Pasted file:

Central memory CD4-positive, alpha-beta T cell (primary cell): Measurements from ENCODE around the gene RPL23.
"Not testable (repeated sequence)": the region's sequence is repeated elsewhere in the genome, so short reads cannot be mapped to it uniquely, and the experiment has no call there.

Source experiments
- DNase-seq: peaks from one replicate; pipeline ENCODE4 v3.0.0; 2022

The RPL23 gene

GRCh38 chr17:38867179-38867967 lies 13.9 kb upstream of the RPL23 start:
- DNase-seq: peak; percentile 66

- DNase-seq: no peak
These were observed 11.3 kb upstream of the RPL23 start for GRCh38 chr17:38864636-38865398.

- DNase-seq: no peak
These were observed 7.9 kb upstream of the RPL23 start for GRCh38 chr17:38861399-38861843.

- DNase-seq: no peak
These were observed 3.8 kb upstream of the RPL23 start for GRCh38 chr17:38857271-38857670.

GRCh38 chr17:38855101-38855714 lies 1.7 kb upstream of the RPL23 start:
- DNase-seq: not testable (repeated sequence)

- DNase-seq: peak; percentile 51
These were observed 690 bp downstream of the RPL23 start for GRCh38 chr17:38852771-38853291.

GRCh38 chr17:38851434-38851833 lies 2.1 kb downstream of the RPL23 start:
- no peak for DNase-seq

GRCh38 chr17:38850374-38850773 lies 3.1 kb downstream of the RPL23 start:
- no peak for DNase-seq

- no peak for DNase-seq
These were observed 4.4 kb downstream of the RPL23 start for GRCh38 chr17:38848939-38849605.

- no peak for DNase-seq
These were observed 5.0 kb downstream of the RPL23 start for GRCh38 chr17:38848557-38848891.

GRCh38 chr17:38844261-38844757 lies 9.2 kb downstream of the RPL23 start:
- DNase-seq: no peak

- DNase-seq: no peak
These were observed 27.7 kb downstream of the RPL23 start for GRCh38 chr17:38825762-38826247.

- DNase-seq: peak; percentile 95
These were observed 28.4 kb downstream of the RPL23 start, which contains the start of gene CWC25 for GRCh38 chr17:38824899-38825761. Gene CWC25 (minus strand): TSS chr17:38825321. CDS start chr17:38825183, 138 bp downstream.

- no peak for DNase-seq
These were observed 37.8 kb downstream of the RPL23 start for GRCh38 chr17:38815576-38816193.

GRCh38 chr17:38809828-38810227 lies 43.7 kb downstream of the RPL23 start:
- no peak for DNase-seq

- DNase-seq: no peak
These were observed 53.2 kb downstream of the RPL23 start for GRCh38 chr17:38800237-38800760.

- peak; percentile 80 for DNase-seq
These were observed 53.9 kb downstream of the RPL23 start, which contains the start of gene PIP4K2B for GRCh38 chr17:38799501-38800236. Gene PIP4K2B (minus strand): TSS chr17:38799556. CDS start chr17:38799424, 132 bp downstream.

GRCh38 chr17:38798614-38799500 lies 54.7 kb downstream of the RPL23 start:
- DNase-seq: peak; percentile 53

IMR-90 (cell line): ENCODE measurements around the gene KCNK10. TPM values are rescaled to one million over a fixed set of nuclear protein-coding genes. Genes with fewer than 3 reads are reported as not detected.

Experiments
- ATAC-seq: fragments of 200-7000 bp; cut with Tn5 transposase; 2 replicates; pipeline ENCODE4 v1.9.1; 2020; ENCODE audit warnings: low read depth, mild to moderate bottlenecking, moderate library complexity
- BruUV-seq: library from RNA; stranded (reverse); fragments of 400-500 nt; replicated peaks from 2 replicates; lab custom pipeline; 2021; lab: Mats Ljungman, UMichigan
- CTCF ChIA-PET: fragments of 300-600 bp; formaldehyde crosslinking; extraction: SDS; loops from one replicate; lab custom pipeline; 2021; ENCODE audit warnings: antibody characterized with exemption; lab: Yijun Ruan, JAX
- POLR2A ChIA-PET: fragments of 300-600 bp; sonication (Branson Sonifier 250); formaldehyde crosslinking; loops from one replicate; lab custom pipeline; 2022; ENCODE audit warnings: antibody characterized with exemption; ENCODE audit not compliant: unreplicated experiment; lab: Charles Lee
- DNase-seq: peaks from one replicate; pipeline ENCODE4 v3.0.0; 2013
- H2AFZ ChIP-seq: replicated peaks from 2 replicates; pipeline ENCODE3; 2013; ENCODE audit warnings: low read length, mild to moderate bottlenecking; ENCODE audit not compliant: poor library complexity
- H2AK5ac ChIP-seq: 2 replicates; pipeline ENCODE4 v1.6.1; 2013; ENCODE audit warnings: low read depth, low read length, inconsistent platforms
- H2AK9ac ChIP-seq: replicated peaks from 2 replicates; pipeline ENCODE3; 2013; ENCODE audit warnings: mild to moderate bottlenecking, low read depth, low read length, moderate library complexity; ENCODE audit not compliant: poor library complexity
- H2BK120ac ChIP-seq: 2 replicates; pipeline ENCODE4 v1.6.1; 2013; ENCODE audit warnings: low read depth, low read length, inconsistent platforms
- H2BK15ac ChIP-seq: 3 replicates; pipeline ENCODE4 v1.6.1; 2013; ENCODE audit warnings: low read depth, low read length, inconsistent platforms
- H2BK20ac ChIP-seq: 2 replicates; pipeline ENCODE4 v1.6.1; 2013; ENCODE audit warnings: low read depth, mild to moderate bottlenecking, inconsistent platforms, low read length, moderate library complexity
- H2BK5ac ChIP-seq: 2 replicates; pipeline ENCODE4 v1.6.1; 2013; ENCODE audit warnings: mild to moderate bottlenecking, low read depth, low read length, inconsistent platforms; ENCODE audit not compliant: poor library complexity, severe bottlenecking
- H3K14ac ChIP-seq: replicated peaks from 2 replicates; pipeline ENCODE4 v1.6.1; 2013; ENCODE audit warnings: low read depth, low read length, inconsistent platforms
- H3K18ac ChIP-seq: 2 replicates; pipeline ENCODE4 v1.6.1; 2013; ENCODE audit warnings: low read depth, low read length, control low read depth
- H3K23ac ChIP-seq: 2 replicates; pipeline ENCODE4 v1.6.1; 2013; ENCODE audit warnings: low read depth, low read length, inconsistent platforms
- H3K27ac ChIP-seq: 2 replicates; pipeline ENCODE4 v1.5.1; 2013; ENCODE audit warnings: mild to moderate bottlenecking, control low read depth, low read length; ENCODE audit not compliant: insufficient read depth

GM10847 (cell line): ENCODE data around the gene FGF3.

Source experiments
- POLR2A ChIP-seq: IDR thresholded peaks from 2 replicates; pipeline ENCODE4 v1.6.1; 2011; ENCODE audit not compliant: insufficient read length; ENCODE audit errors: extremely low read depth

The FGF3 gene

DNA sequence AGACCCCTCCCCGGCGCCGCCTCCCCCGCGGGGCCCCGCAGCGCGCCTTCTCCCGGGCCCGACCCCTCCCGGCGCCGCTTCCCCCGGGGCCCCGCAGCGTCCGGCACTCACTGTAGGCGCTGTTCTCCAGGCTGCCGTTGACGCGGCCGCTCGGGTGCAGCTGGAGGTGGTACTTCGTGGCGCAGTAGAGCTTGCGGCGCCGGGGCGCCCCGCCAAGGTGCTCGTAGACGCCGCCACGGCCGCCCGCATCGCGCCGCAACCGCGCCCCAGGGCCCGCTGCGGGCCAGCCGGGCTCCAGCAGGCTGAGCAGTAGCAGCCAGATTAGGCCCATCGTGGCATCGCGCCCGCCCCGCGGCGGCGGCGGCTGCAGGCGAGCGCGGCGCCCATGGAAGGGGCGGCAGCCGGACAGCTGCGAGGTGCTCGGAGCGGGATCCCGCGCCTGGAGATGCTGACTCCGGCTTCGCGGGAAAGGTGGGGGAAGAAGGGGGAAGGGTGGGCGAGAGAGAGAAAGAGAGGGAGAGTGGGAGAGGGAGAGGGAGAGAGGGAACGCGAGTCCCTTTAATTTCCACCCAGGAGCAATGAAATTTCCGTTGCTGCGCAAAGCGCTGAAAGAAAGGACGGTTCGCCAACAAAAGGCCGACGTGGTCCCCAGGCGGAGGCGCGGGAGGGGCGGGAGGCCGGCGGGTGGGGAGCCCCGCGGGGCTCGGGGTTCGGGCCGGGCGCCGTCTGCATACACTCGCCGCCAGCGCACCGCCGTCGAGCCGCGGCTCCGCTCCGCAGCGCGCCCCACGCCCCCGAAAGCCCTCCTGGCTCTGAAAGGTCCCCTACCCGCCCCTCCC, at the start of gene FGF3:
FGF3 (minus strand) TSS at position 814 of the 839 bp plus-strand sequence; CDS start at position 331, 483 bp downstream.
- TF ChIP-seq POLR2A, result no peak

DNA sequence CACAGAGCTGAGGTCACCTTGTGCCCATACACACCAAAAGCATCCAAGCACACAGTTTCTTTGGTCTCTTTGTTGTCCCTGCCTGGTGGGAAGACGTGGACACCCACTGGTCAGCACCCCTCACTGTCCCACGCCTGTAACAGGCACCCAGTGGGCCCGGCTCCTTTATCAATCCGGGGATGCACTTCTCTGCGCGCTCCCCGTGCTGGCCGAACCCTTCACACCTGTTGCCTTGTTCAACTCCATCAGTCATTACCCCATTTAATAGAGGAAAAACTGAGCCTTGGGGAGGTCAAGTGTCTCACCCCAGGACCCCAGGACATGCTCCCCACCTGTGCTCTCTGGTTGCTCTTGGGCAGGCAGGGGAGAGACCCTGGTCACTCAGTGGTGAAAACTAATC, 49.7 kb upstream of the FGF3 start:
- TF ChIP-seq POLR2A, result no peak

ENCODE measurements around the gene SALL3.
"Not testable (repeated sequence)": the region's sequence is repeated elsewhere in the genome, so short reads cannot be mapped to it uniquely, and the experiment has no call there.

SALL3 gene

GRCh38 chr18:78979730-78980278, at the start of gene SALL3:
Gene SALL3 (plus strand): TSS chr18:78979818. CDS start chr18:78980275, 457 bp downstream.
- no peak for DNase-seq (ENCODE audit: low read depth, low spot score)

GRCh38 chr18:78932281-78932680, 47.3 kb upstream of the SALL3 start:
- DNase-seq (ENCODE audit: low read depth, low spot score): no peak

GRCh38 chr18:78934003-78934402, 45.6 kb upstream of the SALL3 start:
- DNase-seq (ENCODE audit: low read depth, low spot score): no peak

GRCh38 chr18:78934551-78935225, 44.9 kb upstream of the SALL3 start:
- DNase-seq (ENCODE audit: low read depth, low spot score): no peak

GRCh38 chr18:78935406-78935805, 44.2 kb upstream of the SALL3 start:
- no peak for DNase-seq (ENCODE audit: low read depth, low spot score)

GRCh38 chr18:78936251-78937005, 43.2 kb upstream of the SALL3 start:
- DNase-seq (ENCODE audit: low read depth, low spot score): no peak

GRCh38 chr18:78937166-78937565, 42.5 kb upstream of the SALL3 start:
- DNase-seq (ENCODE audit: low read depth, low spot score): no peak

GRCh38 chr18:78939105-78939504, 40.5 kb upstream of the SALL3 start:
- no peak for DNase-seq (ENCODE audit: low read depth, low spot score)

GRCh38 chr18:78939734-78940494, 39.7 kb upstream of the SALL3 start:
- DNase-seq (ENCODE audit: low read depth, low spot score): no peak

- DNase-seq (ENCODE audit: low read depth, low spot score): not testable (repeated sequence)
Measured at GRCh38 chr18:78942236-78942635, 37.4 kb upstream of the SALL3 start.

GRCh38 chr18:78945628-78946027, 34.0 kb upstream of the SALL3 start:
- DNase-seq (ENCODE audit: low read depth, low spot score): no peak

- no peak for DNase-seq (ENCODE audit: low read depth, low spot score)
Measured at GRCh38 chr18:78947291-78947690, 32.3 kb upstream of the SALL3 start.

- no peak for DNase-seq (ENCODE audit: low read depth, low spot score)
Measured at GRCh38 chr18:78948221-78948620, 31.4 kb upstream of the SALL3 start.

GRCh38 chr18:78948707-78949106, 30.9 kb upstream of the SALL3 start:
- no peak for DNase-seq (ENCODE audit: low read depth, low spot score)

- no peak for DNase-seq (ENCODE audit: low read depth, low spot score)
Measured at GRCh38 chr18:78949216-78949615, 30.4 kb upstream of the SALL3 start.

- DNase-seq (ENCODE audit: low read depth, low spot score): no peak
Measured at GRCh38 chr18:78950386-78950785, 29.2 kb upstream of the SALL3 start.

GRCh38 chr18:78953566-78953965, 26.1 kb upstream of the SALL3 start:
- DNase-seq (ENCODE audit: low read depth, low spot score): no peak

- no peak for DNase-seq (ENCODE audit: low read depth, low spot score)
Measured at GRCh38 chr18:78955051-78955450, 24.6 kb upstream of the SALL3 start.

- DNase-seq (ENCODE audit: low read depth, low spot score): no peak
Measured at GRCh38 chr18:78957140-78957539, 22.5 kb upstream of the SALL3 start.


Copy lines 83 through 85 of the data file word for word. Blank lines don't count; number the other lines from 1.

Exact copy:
GRCh38 chr18:78936251-78937005, 43.2 kb upstream of the SALL3 start:
- DNase-seq (ENCODE audit: low read depth, low spot score): no peak

GRCh38 chr18:78937166-78937565, 42.5 kb upstream of the SALL3 start: